7 Small Steps To Change Your WorkLife Balance

Do you work in a field or for a company that makes it hard for you to detach yourself from work and enjoy a life separate from your professional self?

It is more essential than ever to tend to your personal needs with as much diligence and focus as you do your employer’s needs.

While I have found that I have a lot of experience in building a career while working at home, I admit that I sometimes stumble in engaging in my passions and interests outside of work.

I wrote this post just as much for you as I did for myself to show us both how to optimize our time, care for our loved ones, tap into passion and several other small steps to change your life.

Are you ready to learn more about changing your work-life balance to enjoy more satisfaction in your professional and personal lives?

1. Accept an Imperfect Balance 

Because you work in the same environment where you sleep and relax, you must learn to accept having an imperfect work-life balance. Just as your personal schedule may cause you to miss work in a traditional office work setting to make doctor appointments or tend to personal obligations, you can expect some days to be more about work and other days where you focus on taking care of personal matters. Rather than a perfect balance, concentrate on having a realistic balance. True equilibrium comes over time, not minute by minute.

To get as close to immaculate as possible, give yourself the freedom and space to adjust your work schedule according to what you have on your plate. Specifically, carve time out of your schedule to determine where you must direct your energy the most on a daily, weekly and monthly basis. This way, you know what lies on the road ahead and how to arrange your personal schedule around your work schedule and vice versa.

2. Refuse To Let Your Occupation Define You

While you may place a lot of pride in your work and your work performance, you are so much more than what you do to earn a living. Putting an overabundance of importance on your profession can leave you feeling unsatisfied and disappointed when you do not perform as well as you would like or fail to achieve your professional goals. You can balance out a bad day at work by cooking a great dinner or strengthening your relationship with your spouse, significant other, relatives or friends.

Another reason to step outside of your professional identity while off the clock is so you can feel more fulfilled in your life. Most older adults wish they had spent more time enjoying life and less time working. This does not mean slacking during work hours. Instead, it means exploring who you are outside of your career.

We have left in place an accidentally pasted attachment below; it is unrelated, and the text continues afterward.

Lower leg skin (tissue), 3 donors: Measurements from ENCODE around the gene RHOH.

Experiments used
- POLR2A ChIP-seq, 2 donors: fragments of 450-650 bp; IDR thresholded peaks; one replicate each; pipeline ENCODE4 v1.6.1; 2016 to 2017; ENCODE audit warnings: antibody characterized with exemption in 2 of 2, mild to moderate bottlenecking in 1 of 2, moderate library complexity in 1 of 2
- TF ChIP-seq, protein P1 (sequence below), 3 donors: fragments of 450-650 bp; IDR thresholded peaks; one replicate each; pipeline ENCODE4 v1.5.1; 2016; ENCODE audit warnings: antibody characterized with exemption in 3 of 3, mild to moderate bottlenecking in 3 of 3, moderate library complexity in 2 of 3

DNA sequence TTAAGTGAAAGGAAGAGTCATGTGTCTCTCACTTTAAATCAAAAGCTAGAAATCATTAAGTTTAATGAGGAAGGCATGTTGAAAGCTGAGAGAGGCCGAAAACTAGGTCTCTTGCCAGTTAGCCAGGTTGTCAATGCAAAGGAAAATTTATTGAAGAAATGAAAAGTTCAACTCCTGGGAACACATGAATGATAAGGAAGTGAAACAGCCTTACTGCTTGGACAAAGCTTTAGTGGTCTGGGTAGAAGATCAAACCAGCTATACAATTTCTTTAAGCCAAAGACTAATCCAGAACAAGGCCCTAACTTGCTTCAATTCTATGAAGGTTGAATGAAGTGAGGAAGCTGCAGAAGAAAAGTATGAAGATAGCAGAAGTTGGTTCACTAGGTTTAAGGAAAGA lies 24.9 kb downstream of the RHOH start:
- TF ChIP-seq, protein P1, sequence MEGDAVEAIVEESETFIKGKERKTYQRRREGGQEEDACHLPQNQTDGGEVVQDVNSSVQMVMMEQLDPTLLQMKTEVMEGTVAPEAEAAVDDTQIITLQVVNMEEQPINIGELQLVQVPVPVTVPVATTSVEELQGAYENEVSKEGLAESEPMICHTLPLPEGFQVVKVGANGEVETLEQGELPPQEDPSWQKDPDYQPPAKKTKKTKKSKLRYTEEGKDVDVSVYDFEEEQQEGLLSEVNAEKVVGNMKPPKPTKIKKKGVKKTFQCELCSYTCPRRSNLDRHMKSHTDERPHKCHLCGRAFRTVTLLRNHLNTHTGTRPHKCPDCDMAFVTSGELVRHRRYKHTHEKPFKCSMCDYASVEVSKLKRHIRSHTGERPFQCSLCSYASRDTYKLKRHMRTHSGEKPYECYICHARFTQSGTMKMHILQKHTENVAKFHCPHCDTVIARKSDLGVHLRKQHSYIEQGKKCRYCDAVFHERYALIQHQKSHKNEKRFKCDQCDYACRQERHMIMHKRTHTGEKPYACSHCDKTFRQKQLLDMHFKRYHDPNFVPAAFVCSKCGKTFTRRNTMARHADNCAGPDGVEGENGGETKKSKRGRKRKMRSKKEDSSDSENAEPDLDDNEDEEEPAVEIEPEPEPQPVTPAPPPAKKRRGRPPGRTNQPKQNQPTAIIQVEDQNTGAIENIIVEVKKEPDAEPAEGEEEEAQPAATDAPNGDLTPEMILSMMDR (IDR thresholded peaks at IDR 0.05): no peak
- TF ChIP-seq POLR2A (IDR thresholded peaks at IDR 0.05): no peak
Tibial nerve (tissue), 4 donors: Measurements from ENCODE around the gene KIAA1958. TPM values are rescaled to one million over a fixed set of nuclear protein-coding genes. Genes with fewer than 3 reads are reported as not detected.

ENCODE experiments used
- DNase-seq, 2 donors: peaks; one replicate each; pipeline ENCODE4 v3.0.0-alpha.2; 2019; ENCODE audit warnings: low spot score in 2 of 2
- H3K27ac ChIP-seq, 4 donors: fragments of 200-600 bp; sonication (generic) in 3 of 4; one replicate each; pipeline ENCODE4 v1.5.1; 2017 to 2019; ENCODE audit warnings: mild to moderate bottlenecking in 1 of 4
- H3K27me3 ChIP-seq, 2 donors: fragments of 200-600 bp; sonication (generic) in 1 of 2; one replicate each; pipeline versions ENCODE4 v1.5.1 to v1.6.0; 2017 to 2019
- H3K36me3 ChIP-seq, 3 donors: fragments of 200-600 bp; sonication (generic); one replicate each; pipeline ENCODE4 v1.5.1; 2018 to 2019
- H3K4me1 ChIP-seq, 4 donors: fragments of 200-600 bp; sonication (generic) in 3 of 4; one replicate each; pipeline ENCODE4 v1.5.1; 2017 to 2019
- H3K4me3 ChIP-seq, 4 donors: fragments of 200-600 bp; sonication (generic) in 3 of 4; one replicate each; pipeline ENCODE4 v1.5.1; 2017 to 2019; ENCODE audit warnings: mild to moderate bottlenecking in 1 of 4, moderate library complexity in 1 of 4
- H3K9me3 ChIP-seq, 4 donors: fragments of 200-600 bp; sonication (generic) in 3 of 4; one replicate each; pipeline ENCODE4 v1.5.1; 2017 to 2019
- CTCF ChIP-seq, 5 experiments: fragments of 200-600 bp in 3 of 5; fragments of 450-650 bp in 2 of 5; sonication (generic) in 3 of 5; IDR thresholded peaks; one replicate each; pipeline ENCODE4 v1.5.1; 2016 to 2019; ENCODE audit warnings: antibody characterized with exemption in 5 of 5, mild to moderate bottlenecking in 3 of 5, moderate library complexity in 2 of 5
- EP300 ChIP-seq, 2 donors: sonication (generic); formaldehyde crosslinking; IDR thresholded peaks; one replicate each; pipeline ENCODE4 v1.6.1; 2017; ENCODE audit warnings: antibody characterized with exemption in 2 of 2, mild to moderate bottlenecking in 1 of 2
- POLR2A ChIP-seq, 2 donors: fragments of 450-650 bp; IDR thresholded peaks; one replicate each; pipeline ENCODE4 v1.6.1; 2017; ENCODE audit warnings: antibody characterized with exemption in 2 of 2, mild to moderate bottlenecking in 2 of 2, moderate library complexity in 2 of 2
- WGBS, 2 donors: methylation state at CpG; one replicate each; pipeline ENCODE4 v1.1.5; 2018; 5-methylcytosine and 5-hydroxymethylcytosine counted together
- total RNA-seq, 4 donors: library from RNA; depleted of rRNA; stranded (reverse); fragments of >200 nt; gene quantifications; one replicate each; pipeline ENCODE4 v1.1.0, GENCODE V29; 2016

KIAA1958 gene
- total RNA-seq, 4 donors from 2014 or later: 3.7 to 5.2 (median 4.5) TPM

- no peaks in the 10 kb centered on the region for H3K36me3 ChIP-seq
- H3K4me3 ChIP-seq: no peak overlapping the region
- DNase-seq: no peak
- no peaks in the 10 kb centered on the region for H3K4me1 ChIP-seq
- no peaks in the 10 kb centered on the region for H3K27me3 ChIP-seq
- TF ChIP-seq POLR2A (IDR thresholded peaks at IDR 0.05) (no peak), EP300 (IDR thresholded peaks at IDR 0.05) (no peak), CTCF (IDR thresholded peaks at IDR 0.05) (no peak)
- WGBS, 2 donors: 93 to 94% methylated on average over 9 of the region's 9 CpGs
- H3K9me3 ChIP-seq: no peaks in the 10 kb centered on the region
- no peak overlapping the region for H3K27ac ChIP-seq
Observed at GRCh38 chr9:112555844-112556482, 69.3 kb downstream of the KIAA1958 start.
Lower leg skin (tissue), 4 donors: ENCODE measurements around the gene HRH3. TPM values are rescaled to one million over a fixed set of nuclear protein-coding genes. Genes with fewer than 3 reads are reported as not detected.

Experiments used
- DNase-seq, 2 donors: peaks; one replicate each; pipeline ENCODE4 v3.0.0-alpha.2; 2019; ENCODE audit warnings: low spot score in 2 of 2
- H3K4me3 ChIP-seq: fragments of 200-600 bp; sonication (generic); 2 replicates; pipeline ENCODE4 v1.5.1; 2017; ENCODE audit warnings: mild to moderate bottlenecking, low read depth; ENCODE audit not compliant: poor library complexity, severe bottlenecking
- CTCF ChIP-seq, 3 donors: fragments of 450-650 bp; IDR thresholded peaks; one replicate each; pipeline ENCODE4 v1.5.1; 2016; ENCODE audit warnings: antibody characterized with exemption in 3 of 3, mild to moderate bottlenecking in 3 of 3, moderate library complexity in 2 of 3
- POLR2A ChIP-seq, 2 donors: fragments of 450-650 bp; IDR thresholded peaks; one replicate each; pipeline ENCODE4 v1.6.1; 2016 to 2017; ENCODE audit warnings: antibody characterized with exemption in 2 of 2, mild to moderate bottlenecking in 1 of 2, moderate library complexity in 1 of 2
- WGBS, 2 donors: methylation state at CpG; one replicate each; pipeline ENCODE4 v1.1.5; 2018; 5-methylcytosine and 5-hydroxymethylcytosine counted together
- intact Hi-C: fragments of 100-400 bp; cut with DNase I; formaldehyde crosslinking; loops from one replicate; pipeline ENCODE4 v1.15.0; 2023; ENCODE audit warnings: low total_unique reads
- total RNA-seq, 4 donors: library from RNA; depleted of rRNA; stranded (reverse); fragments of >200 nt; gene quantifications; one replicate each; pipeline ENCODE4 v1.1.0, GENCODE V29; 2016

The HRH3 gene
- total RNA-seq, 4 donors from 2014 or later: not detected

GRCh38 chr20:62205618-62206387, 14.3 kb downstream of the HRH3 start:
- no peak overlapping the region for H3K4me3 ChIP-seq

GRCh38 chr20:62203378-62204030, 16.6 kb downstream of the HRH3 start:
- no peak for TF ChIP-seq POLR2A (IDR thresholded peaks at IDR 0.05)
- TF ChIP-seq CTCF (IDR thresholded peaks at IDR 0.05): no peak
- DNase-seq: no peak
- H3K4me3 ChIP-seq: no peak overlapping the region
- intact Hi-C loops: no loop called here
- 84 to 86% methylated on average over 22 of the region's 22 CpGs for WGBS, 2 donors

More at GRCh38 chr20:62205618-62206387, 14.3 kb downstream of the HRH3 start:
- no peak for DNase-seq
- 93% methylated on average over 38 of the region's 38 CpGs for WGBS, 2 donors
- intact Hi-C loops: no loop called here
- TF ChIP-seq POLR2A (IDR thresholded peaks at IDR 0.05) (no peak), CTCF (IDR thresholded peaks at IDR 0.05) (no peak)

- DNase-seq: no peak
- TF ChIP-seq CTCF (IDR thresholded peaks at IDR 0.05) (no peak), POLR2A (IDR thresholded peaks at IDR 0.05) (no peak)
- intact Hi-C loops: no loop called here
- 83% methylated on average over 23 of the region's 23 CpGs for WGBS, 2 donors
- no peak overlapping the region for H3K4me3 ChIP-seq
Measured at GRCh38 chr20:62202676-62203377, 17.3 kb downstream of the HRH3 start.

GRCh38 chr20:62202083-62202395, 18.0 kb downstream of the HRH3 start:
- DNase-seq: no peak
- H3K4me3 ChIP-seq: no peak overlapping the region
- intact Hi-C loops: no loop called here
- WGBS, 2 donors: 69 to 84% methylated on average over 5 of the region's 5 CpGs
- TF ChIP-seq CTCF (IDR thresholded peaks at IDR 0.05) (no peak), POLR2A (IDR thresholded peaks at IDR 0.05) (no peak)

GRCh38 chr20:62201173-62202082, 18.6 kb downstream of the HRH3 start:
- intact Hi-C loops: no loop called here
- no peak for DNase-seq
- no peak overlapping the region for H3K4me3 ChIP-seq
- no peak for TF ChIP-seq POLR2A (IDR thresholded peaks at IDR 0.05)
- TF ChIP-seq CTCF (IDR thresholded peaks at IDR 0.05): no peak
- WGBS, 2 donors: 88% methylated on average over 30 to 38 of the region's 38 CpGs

What are you passionate about other than your professional interests? What dreams have you left deferred while you cultivated your professional identity? If you were to lose your job tomorrow, how would you find joy, fulfillment and satisfaction in your life in the days ahead? Answering these questions can start you down the path to learning what is most important to you.

3. Let Your Health Take Priority

If you allow your health to fall by the wayside, you cannot expect to work at your highest potential. That includes your mental, physical and emotional health. Either your personal or professional life may cause you to experience depression, anxiety or other mental health conditions, which can loom over you like a heavy cloud in and out of your home office.

You must allow yourself space every day to tune in to your body and see what it has to say. There is no shame in speaking with a therapist if you experience mental health struggles. Seeking professional help allows you to be the best version of yourself that you can be, professionally and personally.

When you feel fatigued, burnt out or stuck, step away from your work and engage in some self-care. Seeing a physician for a routine physical lets you know whether you need to change your lifestyle to experience better physical health, which can help improve your mental health, too.

Outside of the doctor’s and therapist’s office, try to eat healthy, get in exercise when you can and engage in your favorite hobbies. Making taking care of yourself a daily practice.

4. Take Time To Unplug and Unwind